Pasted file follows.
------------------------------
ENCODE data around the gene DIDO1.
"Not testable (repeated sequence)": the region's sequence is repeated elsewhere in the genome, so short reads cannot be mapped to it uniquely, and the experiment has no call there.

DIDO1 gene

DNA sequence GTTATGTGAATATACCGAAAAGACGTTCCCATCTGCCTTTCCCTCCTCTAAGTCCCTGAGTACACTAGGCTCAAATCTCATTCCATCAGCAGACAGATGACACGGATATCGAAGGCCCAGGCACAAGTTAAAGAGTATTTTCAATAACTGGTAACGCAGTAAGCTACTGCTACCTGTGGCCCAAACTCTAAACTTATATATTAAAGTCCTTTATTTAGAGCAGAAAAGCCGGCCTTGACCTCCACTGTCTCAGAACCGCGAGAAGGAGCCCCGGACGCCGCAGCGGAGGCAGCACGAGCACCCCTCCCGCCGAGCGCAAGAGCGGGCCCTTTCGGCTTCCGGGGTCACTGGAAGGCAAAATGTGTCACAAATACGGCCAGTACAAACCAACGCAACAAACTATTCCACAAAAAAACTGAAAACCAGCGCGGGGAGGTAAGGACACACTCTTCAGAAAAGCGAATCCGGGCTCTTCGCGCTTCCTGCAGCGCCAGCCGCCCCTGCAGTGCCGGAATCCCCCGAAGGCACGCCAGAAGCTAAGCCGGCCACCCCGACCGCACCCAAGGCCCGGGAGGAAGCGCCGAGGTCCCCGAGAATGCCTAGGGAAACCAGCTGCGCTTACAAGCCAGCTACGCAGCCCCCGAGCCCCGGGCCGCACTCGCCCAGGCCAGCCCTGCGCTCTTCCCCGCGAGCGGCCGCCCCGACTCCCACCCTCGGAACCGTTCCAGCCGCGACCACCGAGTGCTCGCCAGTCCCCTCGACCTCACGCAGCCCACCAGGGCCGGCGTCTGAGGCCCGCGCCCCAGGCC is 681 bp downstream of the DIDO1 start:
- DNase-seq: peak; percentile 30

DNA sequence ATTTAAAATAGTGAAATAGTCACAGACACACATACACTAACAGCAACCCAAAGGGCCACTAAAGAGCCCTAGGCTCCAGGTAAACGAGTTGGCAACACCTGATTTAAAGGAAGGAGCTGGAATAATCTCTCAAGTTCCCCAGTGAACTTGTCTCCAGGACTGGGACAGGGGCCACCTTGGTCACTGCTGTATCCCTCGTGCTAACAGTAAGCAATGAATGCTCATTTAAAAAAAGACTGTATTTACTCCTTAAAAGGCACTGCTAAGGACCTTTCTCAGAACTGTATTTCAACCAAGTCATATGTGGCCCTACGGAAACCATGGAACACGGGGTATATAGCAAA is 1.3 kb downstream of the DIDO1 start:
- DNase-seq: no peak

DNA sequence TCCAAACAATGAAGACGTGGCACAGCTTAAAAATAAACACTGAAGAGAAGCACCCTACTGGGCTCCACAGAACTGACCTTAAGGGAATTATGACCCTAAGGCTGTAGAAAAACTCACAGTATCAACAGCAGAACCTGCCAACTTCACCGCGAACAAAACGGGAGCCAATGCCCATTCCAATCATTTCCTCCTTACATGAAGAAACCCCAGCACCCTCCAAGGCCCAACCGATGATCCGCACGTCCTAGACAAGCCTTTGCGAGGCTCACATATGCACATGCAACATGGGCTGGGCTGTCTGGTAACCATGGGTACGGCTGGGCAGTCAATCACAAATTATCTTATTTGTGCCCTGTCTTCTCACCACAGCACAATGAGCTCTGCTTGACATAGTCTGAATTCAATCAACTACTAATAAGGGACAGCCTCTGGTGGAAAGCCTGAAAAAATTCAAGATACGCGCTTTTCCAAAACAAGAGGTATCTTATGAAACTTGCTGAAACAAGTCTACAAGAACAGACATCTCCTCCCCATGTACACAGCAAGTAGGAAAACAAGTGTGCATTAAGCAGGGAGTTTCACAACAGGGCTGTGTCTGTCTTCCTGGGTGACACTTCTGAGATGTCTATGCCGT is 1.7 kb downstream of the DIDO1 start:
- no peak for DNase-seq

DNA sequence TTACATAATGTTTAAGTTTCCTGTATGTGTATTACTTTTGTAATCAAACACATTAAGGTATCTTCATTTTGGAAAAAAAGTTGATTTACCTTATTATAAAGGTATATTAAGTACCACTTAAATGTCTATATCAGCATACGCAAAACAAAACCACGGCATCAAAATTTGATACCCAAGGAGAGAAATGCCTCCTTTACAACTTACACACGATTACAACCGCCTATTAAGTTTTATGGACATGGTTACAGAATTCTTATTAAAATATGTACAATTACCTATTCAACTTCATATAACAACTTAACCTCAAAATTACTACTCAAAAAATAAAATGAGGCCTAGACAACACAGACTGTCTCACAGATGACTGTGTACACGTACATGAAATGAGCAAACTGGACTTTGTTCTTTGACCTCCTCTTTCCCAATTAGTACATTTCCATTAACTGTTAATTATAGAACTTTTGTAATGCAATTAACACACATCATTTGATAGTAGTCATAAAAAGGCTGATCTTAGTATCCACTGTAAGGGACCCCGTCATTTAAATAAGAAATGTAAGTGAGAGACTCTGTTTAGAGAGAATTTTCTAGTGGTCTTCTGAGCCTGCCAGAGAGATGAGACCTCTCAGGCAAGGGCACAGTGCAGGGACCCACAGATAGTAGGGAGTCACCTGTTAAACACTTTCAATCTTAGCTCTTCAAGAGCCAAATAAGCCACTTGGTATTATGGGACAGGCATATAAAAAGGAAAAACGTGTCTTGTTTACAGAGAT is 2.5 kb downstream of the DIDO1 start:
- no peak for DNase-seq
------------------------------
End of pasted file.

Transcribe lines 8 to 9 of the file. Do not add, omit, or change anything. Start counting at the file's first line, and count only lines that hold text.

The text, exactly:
DNA sequence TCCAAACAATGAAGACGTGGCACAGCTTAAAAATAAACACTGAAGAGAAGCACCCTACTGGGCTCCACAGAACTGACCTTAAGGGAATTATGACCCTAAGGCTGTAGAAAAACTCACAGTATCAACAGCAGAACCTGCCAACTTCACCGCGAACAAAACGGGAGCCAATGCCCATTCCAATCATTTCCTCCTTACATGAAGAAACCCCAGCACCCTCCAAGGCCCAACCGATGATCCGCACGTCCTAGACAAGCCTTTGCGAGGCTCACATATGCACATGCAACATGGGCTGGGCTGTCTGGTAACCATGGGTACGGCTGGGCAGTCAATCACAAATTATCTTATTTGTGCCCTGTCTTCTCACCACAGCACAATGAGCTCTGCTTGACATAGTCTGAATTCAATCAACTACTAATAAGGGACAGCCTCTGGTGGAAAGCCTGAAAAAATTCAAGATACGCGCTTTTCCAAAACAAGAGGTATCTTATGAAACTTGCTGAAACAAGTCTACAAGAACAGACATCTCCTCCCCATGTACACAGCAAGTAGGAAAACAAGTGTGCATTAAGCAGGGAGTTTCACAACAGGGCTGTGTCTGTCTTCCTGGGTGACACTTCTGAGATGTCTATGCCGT is 1.7 kb downstream of the DIDO1 start:
- no peak for DNase-seq